TasWater has told the Legislative Council Inquiry that there is absolutely no justification or benefit for Tasmanians from the proposed State Government takeover of the water and sewerage business.
In evidence to the Legislative Council Select Committee Inquiry into TasWater’s ownership, Chairman Miles Hampton said the State Government’s primary justification for its proposed takeover was that a ‘water and sewerage crisis’ existed and this was damaging the State’s economic interests.
“This claim is not supported by the facts, is at odds with the actions and judgement of industry regulators and should be dismissed out of hand,” Mr Hampton said.
“Further, the Government’s claims that a new State Government-owned water and sewerage business will result in lower prices, will be fairer to everyone and will deliver solutions faster, does not stand up to scrutiny and it is more likely that the opposite will be the case.”
In a detailed and authoritative submission, TasWater has recommended the Legislative Council reject the Government’s legislation on the basis that it was not sound, was based on a false premise and a lack of necessary due diligence, it represented a high degree of risk and ignored the success and achievements of the current ownership and management structure.
Mr Hampton said while many challenges remained to fix the State’s water and sewerage infrastructure, there was also a professionally developed and carefully considered long-term plan, a record of achievement and a means of funding that plan which did not rely on any external funding.
“Importantly, the existing ownership and governance model protects TasWater from undue political influence in decision-making, facilitates the equitable allocation of resources across the state on a priority basis and is delivering tangible, measurable benefits for Tasmanians,” he said.
“In contrast, the State Government has not provided any financial modelling. The limited information publicly available shows that its promised price savings are well in excess of what can be achieved, its proposed acceleration of works is unrealistic, unnecessary and will drive up costs, it risks long-term inequity by creating an unnecessary debt burden that will have to be repaid, and removes the independent oversight of TasWater’s governance, pricing, infrastructure decisions and operations.”
TasWater’s Chief Executive Officer Mike Brewster said in contrast, in the four years since its formation, TasWater had established a strong record of achievement.
“We have successfully merged three regional corporations into a single statewide operation and achieved national recognition as a leader in safety and staff development,” Mr Brewster said.
“We have the lowest litre-for-litre bills in the country and the highest grade of service in the country for comparable-sized water utilities.
“TasWater has invested $413 million in capital improvements with the current capital expenditure per property being the highest in the country for comparable-sized water utilities and this has seen an increase in the percentage of customers receiving compliant drinking water from 94 per cent to 99.4 per cent. We have completed major upgrades to 23 drinking water systems, removed Public Health Alerts from 17 towns and are on track to have 100 per cent of customers receiving compliant drinking water by August 2018.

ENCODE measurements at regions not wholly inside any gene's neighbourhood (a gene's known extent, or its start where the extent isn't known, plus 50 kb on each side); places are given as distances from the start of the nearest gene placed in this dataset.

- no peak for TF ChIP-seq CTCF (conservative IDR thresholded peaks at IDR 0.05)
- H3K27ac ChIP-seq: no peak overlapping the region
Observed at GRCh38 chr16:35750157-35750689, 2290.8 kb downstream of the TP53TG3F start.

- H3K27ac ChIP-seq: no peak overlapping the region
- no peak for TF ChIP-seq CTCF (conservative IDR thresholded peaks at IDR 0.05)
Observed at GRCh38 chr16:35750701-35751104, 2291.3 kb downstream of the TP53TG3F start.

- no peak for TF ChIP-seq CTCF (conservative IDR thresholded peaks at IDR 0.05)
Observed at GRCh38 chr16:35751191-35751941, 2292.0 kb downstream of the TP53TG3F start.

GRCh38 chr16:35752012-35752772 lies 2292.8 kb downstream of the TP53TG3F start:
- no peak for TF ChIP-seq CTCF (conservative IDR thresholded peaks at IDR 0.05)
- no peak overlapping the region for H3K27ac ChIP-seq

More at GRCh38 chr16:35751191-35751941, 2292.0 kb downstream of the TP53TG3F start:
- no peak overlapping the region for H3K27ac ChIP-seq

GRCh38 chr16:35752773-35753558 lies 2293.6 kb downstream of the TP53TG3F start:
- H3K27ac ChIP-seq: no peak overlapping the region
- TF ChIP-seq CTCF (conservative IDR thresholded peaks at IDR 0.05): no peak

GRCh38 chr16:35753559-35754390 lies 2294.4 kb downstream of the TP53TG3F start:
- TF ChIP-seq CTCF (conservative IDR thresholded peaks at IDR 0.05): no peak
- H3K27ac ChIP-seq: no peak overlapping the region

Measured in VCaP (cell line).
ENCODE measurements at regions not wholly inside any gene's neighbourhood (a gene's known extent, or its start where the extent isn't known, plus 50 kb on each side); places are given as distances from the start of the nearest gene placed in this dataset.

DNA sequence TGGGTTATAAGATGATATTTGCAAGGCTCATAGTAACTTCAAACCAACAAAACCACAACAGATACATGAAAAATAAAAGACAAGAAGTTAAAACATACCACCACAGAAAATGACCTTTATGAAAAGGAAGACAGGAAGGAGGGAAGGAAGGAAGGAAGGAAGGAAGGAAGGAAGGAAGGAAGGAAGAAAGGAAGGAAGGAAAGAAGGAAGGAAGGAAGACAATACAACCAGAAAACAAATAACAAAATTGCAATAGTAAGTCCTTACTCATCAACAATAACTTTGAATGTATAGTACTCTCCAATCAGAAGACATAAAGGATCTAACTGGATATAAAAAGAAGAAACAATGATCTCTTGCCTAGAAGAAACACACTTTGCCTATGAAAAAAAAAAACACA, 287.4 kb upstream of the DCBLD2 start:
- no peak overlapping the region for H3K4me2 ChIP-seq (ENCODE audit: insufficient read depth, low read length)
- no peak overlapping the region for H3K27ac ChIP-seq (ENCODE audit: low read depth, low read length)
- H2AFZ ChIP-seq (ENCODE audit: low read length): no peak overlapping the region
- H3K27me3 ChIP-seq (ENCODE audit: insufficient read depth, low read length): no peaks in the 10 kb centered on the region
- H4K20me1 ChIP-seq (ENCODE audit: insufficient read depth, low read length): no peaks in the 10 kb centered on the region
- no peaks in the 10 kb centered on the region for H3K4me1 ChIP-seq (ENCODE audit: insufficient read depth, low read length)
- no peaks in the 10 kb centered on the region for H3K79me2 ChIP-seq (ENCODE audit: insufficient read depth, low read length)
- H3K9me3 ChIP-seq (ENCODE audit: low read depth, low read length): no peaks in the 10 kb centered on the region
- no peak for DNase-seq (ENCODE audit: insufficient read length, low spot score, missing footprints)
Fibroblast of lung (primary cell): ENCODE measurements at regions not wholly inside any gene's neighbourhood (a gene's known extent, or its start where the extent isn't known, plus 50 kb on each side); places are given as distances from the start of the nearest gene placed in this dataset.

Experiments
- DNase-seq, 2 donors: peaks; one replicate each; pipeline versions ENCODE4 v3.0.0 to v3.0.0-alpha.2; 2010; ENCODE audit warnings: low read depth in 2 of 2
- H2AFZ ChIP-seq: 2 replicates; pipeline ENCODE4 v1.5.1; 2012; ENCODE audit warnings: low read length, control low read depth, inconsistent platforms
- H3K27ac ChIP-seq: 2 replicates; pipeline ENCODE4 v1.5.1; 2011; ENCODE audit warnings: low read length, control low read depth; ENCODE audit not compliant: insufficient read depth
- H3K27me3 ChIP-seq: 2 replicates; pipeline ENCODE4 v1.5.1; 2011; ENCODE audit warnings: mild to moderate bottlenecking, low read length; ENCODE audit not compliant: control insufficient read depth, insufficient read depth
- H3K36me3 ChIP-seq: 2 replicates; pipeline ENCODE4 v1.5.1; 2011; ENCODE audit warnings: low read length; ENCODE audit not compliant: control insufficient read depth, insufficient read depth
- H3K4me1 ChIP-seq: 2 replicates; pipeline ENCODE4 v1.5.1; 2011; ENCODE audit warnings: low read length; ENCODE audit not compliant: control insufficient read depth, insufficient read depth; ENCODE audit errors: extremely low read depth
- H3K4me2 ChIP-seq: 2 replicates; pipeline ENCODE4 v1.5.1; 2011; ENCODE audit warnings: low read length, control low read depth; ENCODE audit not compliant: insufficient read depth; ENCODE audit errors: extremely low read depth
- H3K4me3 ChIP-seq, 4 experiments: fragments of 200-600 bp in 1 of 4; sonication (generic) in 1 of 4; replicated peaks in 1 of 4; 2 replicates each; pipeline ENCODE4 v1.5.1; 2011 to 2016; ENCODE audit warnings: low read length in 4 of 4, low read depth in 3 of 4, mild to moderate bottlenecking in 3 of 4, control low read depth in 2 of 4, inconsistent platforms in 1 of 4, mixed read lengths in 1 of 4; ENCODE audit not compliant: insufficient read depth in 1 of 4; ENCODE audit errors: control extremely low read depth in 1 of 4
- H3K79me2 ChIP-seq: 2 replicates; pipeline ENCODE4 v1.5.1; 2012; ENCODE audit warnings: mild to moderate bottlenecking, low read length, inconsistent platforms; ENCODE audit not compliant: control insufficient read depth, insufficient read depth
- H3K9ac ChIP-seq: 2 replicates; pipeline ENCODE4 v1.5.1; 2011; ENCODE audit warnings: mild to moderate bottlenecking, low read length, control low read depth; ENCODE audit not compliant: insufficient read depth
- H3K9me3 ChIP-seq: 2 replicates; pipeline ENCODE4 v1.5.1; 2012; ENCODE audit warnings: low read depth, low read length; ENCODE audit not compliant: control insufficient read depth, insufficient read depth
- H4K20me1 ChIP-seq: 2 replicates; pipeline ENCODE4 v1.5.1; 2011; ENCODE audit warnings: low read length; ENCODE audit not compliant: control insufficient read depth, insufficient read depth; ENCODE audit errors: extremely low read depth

“TasWater permanently removed headworks charges to stimulate economic activity and the Tasmanian Economic Regulator approved our recommendation for a statewide pricing regime, that has seen the majority of customers across the State paying the same price for the same services.
“Effluent compliance has increased from 81.4 per cent to 86 per cent, recycled water compliance improved (69 per cent to 79 per cent), sewerage odour complaints reduced by 50 per cent, increased beneficial use of bio-solids (56 per cent to 99.8 per cent) and reduced the number of dry weather sewage spills by more than 50 per cent.”
Mr Brewster said TasWater had delivered $10.7 million of annualised productivity savings and is on track to lift this to $21 million per annum by the end of its 10-year plan. It had developed the first comprehensive long-term Strategic Plan for the State’s water and sewerage systems.
These achievements collectively benefit the environment, the economy and the health of all Tasmanians.
Miles Hampton said the Government argument was based on inadequate research, exaggerations and the selective use of data for pure political purposes. However, most offensive of all was its inference that the people who work for TasWater had not been doing their job.
“In doing this, they are also, by inference, making the same criticism of the EPA, DHHS and the various other regulators who have oversight of TasWater, as those key government agencies are fully aware of and endorse our plans.
“I especially and fervently defend the record of the men and women who work for TasWater and the many contractors who support us, who have done, and continue to do an outstanding job in providing water and sewerage service for the people of Tasmania.”
Mr Hampton said he could not recall when a government anywhere in Australia had sought so rancorously to attack the reputation and credibility of a highly committed workforce in such a shameful manner.
“This takeover is politically motivated and unjustified and on that basis our Board and the overwhelming majority of our owner Councils reject it and stand determined to oppose it,” he said.